There are many tidbits that I'll end up using, or at least keeping in mind - for example:  For easy proportioning, use 2:1+1. That is, if your house is 20' tall, there should be plants about 11' tall, with the plants immediately next to those being about 6.5' tall.  This also works in sizing beds - you have a 6' fence, which means that you have a 4' garden bed in front of it.  I'll also probably start paying attention to the color wheel (admittedly, this is probably a one-two punch between the Master Gardeners' seminar on roses and the book as I went to the seminar and then read the part in the book about paying attention to color (see previous post about plopper vs. planner and I think you'll understand).  Since I believe that if something happens multiple times, it's the universe trying to tell me something, I'll pay heed.

Anyway, this is a book that the original plan was to read it and then continue to pass it on to my coworkers, and yet I know I won't do that...which means that i really recommend this book.

Sunday, March 3, 2013


What does one do when one already has 13 (strike that, 12 since one got clipped) tomatoes in 4" pots?  Go to the Sunshine Community Garden and Austin Organic Growers sales to pick up yet more tomatoes. Naturally.

I picked up Roberta a little late because I was too busy watering my garden to actually leave on time.  Once I got her safely ensconced in my car (and with her sitting ramrod straight because of a bad back), we headed over to Buck Moore to pick up some chicken feed and to look at the baby chicks.  Then we headed over to the Sunshine Community Garden Plant Sale.  There I picked up a Trinidad Scorpion Pepper for my husband; a dill plant to replace the poor aphid ridden plant in the garden; a marjoram plant because I like me some Italian food; and Raspberry Miracle, J.D.'s Special, and Pink Berkley Tie-Dye tomatoes.  I can't say "no" to tomatoes.  WEIRD TOMATOES, I WISH I KNEW HOW TO QUIT YOU!  Of course I rationalized the tomato purchases by convincing myself that the tomatoes I started from seed (Black Krim and Roma) didn't look all that hot and they may not even produce, so I might as well purchase some good plant starts to hedge my bets.  Never mind the fact that I have no where to put 16 tomato plants. I still had to talk myself out of getting an eggplant (I've got 5 still in the seed starter thing that I need to transplant to 4" pots). After Robera purchased her 9 plants (or however many she got), we headed south to the Austin Organic Growers sale.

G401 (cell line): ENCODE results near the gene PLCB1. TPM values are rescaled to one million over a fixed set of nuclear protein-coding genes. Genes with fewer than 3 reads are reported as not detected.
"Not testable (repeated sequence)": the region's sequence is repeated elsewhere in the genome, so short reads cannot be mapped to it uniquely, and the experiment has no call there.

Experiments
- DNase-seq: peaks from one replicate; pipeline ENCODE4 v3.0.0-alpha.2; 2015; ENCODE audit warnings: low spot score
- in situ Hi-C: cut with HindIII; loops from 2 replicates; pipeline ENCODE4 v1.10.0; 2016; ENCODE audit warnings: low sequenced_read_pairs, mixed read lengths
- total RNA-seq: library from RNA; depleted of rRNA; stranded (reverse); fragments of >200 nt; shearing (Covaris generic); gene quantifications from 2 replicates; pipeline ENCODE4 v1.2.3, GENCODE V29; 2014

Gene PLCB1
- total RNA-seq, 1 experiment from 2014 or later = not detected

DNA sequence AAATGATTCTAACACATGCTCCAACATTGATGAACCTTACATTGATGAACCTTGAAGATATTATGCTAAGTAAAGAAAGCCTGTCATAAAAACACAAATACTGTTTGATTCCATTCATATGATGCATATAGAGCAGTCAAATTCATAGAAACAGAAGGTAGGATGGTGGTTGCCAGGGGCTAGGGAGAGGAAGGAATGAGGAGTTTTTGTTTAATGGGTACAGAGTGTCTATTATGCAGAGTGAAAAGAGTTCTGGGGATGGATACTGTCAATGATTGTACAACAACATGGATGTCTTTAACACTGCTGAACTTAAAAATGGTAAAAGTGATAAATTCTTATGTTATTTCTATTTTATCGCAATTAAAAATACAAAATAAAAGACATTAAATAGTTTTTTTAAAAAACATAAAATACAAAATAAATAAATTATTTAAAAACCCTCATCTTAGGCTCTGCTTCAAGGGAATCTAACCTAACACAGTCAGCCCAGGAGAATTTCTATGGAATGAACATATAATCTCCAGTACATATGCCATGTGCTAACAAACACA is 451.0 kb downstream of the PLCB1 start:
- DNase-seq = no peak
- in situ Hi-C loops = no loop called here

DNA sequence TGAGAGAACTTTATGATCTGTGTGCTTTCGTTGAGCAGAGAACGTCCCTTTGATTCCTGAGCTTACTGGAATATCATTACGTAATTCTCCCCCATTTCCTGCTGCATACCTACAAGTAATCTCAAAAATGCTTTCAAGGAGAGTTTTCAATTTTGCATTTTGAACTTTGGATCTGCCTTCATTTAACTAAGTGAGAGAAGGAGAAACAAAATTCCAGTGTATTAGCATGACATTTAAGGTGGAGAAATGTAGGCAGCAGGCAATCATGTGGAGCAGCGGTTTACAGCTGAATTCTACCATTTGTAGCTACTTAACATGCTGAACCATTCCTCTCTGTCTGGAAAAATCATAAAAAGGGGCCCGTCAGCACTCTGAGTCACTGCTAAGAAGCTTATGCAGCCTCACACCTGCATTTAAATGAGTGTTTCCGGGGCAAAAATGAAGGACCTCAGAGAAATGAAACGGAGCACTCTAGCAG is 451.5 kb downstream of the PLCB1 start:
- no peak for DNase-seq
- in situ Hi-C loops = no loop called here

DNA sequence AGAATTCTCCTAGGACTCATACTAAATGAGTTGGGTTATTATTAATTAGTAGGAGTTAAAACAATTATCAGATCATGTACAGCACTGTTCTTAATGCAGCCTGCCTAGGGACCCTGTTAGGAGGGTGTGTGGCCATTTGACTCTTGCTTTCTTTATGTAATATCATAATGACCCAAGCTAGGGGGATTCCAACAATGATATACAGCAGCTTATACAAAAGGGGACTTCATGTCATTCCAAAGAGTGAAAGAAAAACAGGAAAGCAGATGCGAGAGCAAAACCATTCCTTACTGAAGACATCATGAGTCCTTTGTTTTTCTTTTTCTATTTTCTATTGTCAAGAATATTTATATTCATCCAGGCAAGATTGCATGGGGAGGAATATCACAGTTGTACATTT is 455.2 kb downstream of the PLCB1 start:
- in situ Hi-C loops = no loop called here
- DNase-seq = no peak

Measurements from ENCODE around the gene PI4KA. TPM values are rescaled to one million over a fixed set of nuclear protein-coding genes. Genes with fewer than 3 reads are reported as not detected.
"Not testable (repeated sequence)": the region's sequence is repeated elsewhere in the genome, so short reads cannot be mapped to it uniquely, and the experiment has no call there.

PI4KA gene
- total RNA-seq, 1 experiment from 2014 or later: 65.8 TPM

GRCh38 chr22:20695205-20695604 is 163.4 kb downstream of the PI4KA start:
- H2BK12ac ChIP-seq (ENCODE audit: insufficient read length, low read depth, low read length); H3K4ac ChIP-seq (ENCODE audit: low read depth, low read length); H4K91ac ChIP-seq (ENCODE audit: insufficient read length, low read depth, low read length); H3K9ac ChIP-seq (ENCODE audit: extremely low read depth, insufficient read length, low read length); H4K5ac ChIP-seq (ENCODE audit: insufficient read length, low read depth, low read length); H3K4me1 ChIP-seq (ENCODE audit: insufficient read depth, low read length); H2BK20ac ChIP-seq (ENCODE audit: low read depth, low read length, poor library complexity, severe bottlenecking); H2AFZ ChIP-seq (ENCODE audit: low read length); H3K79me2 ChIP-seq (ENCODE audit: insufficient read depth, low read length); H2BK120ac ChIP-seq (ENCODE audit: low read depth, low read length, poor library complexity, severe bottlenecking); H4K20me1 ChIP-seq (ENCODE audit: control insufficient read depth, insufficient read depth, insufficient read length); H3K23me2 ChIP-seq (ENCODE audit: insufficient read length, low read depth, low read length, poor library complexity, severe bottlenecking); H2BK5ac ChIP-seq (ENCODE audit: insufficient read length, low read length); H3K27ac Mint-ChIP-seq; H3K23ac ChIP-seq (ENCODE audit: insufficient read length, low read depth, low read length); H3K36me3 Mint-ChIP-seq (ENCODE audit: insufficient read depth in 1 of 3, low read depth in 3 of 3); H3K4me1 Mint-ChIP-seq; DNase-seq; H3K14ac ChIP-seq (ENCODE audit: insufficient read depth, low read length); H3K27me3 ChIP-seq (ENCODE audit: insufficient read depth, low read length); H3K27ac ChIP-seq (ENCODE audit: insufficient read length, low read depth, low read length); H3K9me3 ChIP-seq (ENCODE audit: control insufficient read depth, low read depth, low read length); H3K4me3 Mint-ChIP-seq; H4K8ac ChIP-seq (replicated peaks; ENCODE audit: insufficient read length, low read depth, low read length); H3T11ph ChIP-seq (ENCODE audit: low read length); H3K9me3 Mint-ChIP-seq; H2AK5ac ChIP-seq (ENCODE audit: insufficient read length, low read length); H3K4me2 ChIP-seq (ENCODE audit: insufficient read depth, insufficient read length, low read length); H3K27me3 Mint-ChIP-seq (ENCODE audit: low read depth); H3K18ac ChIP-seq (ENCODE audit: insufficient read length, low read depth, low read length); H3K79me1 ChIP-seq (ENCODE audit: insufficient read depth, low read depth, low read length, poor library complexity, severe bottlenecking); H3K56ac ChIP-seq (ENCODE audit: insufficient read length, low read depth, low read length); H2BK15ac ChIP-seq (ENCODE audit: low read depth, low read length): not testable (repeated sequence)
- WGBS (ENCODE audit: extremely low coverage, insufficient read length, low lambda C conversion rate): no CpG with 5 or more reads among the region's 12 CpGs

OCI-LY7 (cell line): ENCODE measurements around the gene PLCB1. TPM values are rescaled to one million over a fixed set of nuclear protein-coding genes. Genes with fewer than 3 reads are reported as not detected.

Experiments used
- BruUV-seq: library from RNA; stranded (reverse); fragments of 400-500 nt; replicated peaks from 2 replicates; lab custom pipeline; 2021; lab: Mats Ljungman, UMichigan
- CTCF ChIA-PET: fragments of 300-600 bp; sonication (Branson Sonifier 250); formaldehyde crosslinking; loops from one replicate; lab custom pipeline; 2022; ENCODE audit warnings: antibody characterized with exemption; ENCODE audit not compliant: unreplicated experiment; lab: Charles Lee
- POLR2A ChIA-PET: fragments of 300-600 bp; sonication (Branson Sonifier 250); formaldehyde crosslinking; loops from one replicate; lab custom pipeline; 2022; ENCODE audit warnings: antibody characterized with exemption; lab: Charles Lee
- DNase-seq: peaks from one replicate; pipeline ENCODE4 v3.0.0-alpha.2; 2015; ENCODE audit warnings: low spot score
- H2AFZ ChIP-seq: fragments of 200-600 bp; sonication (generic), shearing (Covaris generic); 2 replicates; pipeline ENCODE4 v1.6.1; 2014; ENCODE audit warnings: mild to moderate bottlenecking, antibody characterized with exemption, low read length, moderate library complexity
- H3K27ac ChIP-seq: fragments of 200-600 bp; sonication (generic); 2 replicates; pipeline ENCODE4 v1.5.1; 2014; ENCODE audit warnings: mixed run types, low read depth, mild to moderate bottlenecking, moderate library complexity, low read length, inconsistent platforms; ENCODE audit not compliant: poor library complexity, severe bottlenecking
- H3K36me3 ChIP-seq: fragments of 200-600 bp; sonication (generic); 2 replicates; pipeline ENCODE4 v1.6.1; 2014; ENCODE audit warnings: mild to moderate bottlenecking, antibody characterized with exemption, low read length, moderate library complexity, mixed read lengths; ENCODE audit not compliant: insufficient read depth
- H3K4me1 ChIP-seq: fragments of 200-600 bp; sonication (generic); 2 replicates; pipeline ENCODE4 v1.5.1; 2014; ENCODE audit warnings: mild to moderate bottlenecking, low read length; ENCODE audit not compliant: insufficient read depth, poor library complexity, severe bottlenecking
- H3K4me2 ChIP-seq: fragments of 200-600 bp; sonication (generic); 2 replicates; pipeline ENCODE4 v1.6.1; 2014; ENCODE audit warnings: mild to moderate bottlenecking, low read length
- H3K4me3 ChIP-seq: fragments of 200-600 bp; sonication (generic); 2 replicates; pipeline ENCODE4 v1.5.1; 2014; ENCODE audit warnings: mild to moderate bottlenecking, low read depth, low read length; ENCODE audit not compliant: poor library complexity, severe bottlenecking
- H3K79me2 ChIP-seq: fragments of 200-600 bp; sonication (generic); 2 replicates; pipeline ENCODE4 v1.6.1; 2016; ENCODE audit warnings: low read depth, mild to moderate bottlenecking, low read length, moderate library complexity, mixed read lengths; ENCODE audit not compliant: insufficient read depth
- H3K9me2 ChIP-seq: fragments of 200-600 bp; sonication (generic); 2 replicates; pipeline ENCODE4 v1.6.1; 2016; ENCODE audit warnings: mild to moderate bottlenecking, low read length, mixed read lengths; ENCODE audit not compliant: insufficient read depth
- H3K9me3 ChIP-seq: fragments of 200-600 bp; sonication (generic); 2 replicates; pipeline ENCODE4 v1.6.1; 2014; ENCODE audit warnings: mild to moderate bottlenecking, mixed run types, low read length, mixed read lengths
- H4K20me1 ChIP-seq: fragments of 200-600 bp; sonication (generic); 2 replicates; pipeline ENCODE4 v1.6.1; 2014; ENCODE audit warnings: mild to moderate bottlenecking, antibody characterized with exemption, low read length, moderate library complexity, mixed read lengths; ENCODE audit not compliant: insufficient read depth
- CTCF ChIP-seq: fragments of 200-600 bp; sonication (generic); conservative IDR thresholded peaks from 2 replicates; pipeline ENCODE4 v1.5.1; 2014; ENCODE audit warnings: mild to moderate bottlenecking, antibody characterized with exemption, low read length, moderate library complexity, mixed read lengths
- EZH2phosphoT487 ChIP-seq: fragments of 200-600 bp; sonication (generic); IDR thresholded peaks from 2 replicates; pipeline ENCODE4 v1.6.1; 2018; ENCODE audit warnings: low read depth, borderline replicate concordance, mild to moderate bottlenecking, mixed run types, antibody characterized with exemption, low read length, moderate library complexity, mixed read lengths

The Austin Organic Growers Sale is a sale that I stumbled upon back when I first started gardening.  I'm not sure how I managed to find the AOG sale advertised but not the Sunshine Sale since most know of Sunshine but not AOG.  Nonetheless, the husband and I went down to that AOG sale where we learned about the Sunshine Sale so we decided to hit it up on our way back north.  Ever since, I've gone to both sales.  In recent years, the AOG has started getting plants from Gabriel Growers (the same vendor that provides the plants for the Sunshine Sale) in addition to the plants that the club propagates on their own.  But I digress - Roberta and I headed south to the AOG sale, paid our $2 to get into Zilker Botanical Gardens and went to the sale.  I found some white yarrow that I have been looking for since making my garden plan.  Roberta purchased some other plants too (including a lemon verbena that none of us (meaning the sale people and the two of us) knew whether it was an ornamental or an edible) (Note:  It's both). 

Then we went and ate lunch at El Alma.  It was delicious. 

We headed back to Roberta's where we hung out on her front porch talking and throwing bread pieces at the chickens and guinea while sitting with Beagle in the sun.

Damn it was a great day.